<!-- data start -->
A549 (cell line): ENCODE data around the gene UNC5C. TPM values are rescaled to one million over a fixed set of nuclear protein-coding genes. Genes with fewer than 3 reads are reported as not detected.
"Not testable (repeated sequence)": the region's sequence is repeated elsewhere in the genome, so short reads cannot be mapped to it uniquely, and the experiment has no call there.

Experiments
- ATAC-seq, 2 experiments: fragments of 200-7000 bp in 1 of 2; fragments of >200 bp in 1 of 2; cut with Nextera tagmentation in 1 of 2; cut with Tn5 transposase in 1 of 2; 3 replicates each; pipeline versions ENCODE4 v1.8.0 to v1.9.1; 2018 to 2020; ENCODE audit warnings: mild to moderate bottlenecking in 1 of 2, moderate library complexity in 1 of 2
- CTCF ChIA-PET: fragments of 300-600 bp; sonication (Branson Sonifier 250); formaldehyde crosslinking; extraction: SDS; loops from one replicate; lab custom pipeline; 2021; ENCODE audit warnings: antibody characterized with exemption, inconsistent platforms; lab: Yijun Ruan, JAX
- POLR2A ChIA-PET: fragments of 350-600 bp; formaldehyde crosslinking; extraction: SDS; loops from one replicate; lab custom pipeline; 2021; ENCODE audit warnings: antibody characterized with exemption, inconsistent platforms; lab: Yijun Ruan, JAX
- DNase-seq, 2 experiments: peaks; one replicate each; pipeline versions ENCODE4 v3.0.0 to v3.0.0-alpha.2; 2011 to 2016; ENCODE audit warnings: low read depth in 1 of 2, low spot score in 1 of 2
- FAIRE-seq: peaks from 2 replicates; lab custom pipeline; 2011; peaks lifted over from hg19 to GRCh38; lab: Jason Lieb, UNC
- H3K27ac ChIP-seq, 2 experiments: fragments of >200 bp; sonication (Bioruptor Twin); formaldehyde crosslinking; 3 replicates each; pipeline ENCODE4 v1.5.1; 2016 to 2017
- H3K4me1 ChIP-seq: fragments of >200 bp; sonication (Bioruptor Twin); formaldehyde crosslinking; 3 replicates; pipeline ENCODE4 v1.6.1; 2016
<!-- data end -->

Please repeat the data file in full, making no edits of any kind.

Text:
A549 (cell line): ENCODE data around the gene UNC5C. TPM values are rescaled to one million over a fixed set of nuclear protein-coding genes. Genes with fewer than 3 reads are reported as not detected.
"Not testable (repeated sequence)": the region's sequence is repeated elsewhere in the genome, so short reads cannot be mapped to it uniquely, and the experiment has no call there.

Experiments
- ATAC-seq, 2 experiments: fragments of 200-7000 bp in 1 of 2; fragments of >200 bp in 1 of 2; cut with Nextera tagmentation in 1 of 2; cut with Tn5 transposase in 1 of 2; 3 replicates each; pipeline versions ENCODE4 v1.8.0 to v1.9.1; 2018 to 2020; ENCODE audit warnings: mild to moderate bottlenecking in 1 of 2, moderate library complexity in 1 of 2
- CTCF ChIA-PET: fragments of 300-600 bp; sonication (Branson Sonifier 250); formaldehyde crosslinking; extraction: SDS; loops from one replicate; lab custom pipeline; 2021; ENCODE audit warnings: antibody characterized with exemption, inconsistent platforms; lab: Yijun Ruan, JAX
- POLR2A ChIA-PET: fragments of 350-600 bp; formaldehyde crosslinking; extraction: SDS; loops from one replicate; lab custom pipeline; 2021; ENCODE audit warnings: antibody characterized with exemption, inconsistent platforms; lab: Yijun Ruan, JAX
- DNase-seq, 2 experiments: peaks; one replicate each; pipeline versions ENCODE4 v3.0.0 to v3.0.0-alpha.2; 2011 to 2016; ENCODE audit warnings: low read depth in 1 of 2, low spot score in 1 of 2
- FAIRE-seq: peaks from 2 replicates; lab custom pipeline; 2011; peaks lifted over from hg19 to GRCh38; lab: Jason Lieb, UNC
- H3K27ac ChIP-seq, 2 experiments: fragments of >200 bp; sonication (Bioruptor Twin); formaldehyde crosslinking; 3 replicates each; pipeline ENCODE4 v1.5.1; 2016 to 2017
- H3K4me1 ChIP-seq: fragments of >200 bp; sonication (Bioruptor Twin); formaldehyde crosslinking; 3 replicates; pipeline ENCODE4 v1.6.1; 2016